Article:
FWCS presentation tries to ease math concerns

November 20, 2018

Four months into the school year, parents and students remain frustrated over changes to Fort Wayne Community Schools’ math program : and they let staff know it Monday.

An informational session about an online curriculum supplement attracted more than 50 people at the district’s Family and Community Engagement Center. School board members, administrators and at least one teacher sat among the crowd.

In her welcome, Chief Academic Officer Tracy Reed indicated amazement that so many people would give up a night during Thanksgiving week to learn about math.

Parents : some of whom described frustration in trying to help their children study : seemed eager to get answers.

Laurie Ferry, a consultant with the online math program Agile Mind, was only a few slides into her presentation before a parent paused her with a question.

Used by middle and high school students, Agile Mind develops conceptual understanding about math by incorporating math discussions into real-world contexts, such as a skateboarder’s movements tracked by a motion detector.

This differs from the way adults were taught math, Ferry said.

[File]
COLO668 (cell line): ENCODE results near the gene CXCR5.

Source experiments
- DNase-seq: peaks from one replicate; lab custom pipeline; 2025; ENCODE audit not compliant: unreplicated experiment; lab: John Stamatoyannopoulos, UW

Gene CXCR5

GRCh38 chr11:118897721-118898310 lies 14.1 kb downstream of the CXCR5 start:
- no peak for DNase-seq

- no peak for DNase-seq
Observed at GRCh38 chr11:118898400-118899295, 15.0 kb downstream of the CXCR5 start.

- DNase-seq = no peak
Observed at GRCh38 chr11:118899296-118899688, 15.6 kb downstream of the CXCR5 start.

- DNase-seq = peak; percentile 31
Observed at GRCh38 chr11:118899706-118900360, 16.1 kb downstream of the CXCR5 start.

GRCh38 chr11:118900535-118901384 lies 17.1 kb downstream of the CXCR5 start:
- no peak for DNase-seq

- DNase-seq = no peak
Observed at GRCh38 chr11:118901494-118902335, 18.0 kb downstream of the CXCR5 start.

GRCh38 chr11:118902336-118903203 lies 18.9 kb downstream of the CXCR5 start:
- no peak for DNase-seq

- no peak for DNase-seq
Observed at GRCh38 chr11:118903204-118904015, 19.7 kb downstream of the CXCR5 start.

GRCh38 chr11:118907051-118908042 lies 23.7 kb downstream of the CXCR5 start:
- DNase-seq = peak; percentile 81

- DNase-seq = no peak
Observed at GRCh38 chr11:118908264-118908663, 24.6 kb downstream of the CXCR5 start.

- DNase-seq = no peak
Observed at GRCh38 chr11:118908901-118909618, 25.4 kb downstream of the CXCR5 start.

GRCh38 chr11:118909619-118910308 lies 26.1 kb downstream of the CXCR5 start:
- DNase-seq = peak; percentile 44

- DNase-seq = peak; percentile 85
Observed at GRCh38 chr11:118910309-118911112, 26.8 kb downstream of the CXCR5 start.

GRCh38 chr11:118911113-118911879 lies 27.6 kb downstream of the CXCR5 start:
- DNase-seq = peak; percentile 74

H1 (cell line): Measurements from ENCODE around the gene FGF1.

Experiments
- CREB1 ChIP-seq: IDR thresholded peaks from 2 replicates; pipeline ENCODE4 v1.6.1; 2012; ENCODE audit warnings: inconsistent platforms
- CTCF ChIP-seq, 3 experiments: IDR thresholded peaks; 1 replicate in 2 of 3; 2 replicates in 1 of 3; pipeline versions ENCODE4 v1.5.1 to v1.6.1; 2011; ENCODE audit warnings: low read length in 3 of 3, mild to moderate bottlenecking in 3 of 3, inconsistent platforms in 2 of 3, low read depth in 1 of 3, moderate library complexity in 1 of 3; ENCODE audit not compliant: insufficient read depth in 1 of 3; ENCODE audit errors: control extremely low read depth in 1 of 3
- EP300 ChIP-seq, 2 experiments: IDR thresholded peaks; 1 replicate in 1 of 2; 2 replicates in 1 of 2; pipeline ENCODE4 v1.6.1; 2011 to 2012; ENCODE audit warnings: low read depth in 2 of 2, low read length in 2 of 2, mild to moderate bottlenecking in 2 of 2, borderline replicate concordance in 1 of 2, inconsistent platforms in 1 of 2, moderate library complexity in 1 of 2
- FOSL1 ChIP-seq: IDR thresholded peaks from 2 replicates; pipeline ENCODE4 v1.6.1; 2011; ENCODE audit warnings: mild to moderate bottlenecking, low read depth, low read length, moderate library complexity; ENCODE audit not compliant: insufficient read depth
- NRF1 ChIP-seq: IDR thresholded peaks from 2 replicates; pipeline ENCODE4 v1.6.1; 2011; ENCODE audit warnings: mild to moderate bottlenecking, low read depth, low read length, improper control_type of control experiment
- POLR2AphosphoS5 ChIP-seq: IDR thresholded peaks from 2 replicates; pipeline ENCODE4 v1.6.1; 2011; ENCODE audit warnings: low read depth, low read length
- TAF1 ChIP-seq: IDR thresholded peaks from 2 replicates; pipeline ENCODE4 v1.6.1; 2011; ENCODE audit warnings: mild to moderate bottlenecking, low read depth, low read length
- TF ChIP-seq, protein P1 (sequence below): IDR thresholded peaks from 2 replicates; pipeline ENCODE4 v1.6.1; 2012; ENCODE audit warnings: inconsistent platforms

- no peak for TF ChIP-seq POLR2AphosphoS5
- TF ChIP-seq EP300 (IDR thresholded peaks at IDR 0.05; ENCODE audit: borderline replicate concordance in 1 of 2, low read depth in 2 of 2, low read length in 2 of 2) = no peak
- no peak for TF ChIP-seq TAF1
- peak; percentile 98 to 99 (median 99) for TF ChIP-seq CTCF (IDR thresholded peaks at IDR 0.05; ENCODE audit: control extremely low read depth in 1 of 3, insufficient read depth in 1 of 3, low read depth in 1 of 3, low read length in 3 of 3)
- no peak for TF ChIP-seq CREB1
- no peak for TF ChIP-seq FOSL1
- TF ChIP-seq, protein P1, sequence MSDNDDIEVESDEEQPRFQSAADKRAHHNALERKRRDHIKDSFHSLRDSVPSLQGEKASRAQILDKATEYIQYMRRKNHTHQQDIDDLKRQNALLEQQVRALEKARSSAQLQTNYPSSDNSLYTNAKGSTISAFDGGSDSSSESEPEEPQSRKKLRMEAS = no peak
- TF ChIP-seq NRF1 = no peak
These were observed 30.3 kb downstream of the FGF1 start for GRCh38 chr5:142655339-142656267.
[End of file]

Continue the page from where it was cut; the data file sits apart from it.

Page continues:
“We learned math with a procedural approach,” she said.

The school board approved an agreement totaling $421,300 with Agile Mind Educational Holdings in May; the contract runs through the end of the 2019-20 academic year. Along with the curriculum supplement, Agile Mind is providing ongoing professional learning.

Training for teachers was a common concern among parents. Reed described the professional learning opportunities available to educators, but one man was skeptical that teachers are seeking support.

“I’ll tell you right now they’re afraid to talk to you,” he said.

He and other attendees did not identify themselves by name when speaking.

Ferry is modeling lessons to middle and high school teachers and will have visited every secondary school by Dec. 13. A teacher from Snider said the experience was helpful for him and his colleagues.

“We’ve been better ever since then,” he said.

Parents also wanted to know why students who previously aced math are struggling. A high school sophomore in attendance described the switch as a “harsh transition.”

Some struggle is expected, Ferry said.

The former approach to teaching math was low in complexity whereas educators are now asking students to be problem-solvers and critical thinkers, requiring higher-level thinking, Ferry said.

A drop in grades isn’t unusual in the first year, especially in the first semester, Ferry said, but it should get better as students adjust.

“The problem-solving will come,” Ferry said.


Update hourly